performance management

Redefining performance management in the ‘new normal’ workplace

In the last couple of months, businesses have had to rethink their strategies and consider the best way forward for their companies, post-COVID-19. Performance management has become an important topic among HR managers, as flexible working will become the norm in the ‘new normal’ workplace. In our first webinar, “Redefining the workplace – changing HR strategies for the ‘new normal’”, we discussed what the new normal will look like in the workplace with Steve Shutts, CEO of Astriid and with Toni Georgieva, HR expert. Find actionable insights on how to create strategies for performance management, how recruitment will change and steps leaders need to take to reinvent their businesses.

  • Embrace flexibility. Have contingency plans in place for this process and recognise that change will not happen overnight, it will take time.
  • Performance management needs to change. Companies should be measuring output and not hours put into the work. They should find ways to ensure that the quality of the work stays the same or improves, rather than focus on prescribing strict working hours.
  • There needs to be more training for managers, so they can learn to guide employees who are struggling with mental health issues.
  • Recruitment needs to change. People with health conditions have had to isolate for years. They have experienced working from home, they know how to manage their conditions and they know how to stay productive. Companies will need their expertise and skills as they move forward.
  • People need quality leadership right now and managers and leaders need to have a clear vision and an action plan for their businesses in the short-term.

What will the new workplace look like and what defines the ‘new normal’? What have you seen so far from your work with companies?

Steve Shutts: There will be a greater awareness of mental health issues and a greater focus on this.  There have always been conversations around this topic, but now I think there will be a greater acceptance of people talking about their issues within companies. Research across some large companies such as Shell, Marks and Spencer, John Lewis and BT reveals that 79% of these companies have seen an increase in demand for mental health support. This will have great implications for HR and management (including performance management).

There needs to be a recognition and an understanding of the mental health issues people face and then a will to do something about it. This is not news to employees; we all know the statistic that 1 in 4 of us is likely to face a mental issue at one point in our working life. It is just that companies have woken up to this fact. In terms of how to bring about change, there needs to be a greater focus on training. Line managers need to receive training in how to support people. Recruitment also needs to change; the ability of recruitment agents to change and flex their business model is really critical. They will need to adapt to the new normal quickly.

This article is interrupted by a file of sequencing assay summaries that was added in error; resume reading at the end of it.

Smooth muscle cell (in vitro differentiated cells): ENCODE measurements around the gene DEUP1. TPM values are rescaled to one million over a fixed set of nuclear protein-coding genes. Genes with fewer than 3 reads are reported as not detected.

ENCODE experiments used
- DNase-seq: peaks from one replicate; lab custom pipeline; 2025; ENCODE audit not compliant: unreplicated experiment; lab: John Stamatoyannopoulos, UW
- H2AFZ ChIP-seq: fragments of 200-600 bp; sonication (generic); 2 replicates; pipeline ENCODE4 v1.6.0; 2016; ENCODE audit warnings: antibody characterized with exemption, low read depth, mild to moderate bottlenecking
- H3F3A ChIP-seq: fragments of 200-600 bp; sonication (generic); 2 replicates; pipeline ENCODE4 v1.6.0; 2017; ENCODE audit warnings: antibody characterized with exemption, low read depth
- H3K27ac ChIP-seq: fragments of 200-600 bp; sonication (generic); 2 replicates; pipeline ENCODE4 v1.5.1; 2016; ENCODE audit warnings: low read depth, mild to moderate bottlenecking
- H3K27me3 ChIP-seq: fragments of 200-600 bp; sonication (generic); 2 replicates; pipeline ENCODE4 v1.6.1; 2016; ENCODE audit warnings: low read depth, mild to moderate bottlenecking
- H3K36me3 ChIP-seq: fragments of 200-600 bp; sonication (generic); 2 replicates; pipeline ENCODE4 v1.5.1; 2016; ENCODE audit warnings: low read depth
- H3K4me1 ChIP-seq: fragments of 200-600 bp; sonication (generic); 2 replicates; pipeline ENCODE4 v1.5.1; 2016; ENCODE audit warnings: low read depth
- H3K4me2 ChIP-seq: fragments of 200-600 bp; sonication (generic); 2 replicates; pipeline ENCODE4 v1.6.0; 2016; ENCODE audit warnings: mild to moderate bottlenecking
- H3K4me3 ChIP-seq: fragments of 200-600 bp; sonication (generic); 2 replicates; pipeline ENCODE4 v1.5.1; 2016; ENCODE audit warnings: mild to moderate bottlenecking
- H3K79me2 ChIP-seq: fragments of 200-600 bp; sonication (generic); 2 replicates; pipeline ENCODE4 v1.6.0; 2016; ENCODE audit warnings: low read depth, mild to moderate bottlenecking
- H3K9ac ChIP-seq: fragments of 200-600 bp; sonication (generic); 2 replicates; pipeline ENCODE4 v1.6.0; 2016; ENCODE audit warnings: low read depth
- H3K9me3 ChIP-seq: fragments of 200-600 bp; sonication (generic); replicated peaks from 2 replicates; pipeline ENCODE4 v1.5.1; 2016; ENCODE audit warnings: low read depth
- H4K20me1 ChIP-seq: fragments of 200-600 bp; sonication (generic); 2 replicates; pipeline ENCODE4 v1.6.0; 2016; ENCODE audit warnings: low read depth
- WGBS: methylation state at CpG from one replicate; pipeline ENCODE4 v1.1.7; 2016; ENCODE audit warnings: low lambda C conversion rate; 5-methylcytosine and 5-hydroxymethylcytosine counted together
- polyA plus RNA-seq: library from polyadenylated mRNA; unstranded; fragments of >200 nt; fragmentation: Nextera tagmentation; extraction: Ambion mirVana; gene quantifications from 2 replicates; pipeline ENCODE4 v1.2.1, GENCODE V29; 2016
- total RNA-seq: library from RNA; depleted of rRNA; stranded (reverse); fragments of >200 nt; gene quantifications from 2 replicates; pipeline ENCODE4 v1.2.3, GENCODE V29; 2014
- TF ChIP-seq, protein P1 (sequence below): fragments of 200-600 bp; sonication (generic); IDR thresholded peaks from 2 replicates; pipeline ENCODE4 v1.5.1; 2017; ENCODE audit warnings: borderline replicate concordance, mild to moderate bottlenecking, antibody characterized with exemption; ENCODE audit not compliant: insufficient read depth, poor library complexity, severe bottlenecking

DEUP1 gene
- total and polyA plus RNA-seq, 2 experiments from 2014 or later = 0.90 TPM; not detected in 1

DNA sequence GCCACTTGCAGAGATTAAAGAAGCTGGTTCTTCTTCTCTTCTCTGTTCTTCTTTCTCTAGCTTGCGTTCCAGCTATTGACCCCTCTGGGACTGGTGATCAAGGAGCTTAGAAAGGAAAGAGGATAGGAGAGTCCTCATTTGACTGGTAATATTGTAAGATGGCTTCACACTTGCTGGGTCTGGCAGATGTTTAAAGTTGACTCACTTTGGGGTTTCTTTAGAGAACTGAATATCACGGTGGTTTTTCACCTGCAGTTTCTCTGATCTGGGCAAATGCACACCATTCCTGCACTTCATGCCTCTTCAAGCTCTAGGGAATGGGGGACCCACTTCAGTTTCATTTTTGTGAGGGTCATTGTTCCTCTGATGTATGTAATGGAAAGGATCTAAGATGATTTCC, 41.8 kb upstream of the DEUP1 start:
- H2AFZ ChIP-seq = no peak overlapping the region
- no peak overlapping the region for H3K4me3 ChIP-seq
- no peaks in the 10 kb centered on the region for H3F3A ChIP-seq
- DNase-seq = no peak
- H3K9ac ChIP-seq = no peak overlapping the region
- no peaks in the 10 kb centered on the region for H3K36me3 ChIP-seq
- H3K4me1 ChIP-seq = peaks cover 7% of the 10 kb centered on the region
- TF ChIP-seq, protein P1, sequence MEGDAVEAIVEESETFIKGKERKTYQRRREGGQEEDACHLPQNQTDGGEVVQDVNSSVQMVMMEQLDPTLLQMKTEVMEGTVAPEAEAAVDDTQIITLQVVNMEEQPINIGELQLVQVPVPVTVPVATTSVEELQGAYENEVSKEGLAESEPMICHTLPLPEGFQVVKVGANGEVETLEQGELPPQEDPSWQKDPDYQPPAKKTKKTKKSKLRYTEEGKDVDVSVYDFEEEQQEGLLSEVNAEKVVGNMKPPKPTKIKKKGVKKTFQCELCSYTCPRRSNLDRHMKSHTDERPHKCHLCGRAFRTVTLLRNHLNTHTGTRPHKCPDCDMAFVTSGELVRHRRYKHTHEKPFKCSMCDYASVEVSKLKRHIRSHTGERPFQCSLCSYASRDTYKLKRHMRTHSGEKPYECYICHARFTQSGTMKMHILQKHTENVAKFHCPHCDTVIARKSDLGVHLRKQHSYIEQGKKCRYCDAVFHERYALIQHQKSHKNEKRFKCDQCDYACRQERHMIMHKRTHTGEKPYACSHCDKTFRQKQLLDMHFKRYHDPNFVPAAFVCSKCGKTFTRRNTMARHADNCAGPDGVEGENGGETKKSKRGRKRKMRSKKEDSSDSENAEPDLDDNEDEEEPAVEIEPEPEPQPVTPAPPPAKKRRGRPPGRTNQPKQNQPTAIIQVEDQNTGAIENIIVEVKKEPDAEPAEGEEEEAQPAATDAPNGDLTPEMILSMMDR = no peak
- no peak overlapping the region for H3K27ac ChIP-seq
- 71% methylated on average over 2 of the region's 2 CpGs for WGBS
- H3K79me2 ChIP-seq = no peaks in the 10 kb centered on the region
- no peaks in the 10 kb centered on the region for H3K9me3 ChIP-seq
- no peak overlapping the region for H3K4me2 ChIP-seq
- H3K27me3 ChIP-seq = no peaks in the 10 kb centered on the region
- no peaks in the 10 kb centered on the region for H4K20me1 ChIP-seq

Another thing that will have to change is the businesses’ approach to remote working. There is research showing people are happy with how they are working right now. Shift patterns will need to change, and remote, flexible working will stay. A few things will have to change but I would say the top three things will be: recruitment, the way people work and an increase in training to better help people with mental health.

Toni Georgieva: I would add that above all we need to embrace flexibility. We need to have a ‘scenario’ approach to how we implement this and make sure we build contingency plans. It is really important to mention that flexible working is possible, only around 11% of advertised jobs in the UK say they offer flexibility. Offering the option of flexible work needs to become more prominent (needs to become the norm). If I would have to advise leadership on the changes that need to happen in the workplace, I would say that companies should focus on implementing flexible working. People are measuring output and not hours put into the work and that has been the case for forward-thinking companies for some time, but now it is something all companies have had to adapt to. It is important to communicate about the phases that we are going through right now, make sure to go back and communicate about the changes that are happening to those phases and recalibrate where necessary.

Mental health also definitely needs to be on the roadmap of HR as we are moving forward. We are all facing the same anxieties about going into a home working environment, returning to the office, job security, health and safety in the workplace. There is a lot that needs to be covered and these topics should stay on the agenda in the new normal.  We need to create a culture that allows these conversations to happen.

How can all companies, no matter their size, quickly adapt to the new normal? What are two or three steps they can take to ensure that their employees continue working and that they are safe?

Toni Georgieva: I would say the most important thing companies need to understand is that they should go through these changes with people. Having a general approach to this will not help since everyone reacts differently to change. Companies need to realise that this process is not just moving from face to face meetings to Zoom meetings and that if they give employees the technology they need to keep working, the process will be finished. Never underestimate the impact these changes have on people. This is a long process; it is not just a quick win.

Managers need to be trained in this. They need to know how to have discussions about business and KPIs, but then they also need to have conversations where they simply ask “How are you today?”, “What boundaries can I remove for you so you can work more efficiently?”. Managers should develop their soft-skills and work on leveraging the existing skills in their teams to help everyone through this transition.

Another important thing is clear communication and strategies that are tied with employee wellbeing. There needs to be internal training for helping with mental health and as a company; it is important to listen to actionable feedback from employees. We did this through surveys and the insight we gained is extremely valuable since we could make the changes that people needed. Try and stay as close as possible to the employees; everyone has a different situation, but everyone needs to feel cared for and listened to.